Background: Published data on quality of life in women after breast reconstruction are inconsistent. This cross-sectional study evaluated the quality of life of women after successful breast reconstruction in comparison with those who underwent mastectomy alone.
Methods: The quality of life was evaluated using two validated self-report questionnaires: the BREAST-Q and the RAND-36. Demographic information, patient anxiety, depression, and concerns about recurrences were measured by using standardized questionnaires. These questionnaires were sent to the participants. The quality of life of the mastectomy plus breast reconstruction group (n = 92) and the mastectomy-alone group (n = 45) were compared. Multiple regression analysis was used to evaluate the statistical significance of the authors’ findings.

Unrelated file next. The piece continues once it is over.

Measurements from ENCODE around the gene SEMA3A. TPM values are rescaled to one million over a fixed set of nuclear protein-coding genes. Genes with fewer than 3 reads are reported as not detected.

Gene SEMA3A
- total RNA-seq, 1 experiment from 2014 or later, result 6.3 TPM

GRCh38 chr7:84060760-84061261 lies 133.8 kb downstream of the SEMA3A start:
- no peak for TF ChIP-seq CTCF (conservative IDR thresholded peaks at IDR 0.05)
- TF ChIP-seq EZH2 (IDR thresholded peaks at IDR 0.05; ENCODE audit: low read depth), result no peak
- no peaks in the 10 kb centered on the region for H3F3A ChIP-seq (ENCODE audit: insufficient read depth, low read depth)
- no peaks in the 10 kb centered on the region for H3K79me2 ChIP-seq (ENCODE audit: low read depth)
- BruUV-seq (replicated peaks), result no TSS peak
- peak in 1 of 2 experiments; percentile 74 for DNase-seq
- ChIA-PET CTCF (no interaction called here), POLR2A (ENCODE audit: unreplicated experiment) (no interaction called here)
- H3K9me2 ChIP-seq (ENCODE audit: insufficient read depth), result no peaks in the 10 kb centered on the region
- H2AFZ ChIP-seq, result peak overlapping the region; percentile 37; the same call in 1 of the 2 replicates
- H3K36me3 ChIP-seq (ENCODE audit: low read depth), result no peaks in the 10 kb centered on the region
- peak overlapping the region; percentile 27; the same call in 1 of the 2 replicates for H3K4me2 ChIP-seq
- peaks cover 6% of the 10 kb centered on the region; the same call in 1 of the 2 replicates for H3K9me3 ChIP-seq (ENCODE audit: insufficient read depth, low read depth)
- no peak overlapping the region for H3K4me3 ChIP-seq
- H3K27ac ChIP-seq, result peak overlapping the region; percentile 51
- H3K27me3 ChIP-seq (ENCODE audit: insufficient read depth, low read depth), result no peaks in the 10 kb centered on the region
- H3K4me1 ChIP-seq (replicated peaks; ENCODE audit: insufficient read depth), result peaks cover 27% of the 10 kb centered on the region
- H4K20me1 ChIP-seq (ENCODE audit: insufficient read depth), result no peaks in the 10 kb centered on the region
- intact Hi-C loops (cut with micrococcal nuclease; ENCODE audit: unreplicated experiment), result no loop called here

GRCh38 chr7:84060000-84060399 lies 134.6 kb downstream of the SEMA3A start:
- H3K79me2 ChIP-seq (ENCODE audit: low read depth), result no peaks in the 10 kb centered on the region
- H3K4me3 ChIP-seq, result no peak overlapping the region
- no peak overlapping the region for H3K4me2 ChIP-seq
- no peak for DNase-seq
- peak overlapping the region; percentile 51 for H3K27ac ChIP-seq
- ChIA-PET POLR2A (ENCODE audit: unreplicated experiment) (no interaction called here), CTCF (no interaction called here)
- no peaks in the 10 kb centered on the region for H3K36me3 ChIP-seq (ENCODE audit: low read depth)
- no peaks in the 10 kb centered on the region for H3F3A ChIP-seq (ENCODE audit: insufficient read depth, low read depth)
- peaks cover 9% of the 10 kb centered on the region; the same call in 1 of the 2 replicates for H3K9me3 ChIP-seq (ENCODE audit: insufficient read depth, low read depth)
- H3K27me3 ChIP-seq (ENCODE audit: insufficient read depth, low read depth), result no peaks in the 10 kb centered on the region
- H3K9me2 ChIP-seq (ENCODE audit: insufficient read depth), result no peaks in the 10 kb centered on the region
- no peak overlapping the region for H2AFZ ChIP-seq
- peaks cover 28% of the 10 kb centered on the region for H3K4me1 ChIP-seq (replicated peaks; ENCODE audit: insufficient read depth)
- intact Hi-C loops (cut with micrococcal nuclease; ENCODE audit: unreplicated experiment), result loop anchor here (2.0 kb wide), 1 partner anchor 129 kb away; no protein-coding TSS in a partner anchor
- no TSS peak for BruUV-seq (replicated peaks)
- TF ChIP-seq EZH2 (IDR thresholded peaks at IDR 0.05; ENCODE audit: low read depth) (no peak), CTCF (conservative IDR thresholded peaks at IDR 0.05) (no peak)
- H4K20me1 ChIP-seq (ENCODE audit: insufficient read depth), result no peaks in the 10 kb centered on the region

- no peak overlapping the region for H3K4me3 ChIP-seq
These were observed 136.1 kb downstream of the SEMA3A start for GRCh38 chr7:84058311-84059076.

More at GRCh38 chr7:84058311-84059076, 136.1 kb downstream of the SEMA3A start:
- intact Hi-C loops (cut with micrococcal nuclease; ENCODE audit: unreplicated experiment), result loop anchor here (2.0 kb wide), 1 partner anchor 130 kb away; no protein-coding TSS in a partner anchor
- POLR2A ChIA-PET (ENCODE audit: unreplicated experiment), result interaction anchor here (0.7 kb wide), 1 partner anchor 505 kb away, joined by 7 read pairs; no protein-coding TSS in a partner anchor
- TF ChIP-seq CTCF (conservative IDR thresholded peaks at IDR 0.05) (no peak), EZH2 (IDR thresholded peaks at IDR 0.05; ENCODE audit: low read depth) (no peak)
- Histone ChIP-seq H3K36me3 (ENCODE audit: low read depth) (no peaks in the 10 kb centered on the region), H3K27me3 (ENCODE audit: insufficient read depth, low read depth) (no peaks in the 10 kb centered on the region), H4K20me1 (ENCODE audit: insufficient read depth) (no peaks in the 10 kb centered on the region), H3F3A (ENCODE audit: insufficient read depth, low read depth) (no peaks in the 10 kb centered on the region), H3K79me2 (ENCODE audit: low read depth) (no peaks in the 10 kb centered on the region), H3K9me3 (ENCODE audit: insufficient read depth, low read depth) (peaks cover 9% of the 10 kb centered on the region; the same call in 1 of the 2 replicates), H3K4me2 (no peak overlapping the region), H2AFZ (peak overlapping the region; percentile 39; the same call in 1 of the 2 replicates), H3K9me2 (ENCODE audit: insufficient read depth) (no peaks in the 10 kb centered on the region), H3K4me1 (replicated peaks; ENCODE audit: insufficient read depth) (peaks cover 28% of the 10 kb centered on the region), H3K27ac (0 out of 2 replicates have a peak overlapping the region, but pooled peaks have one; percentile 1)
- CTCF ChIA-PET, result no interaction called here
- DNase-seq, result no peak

Results: Women with successful breast reconstruction were significantly more satisfied with the appearance of their chest/breasts (p = 0.003). They also fared better psychosocially (n = 0.008) and sexually (p = 0.007) than women with mastectomy alone. Furthermore, they functioned better physically (p = 0.012), experiencing less pain and fewer limitations (p = 0.007).
Conclusions: Successful breast reconstruction following mastectomy can greatly improve different aspects of the patient’s life compared with women who do not undergo reconstructive surgery. These findings might be taken into consideration when the treating medical team and the patient study various treatment options.
CLINICAL QUESTION/LEVEL OF EVIDENCE: Therapeutic, III.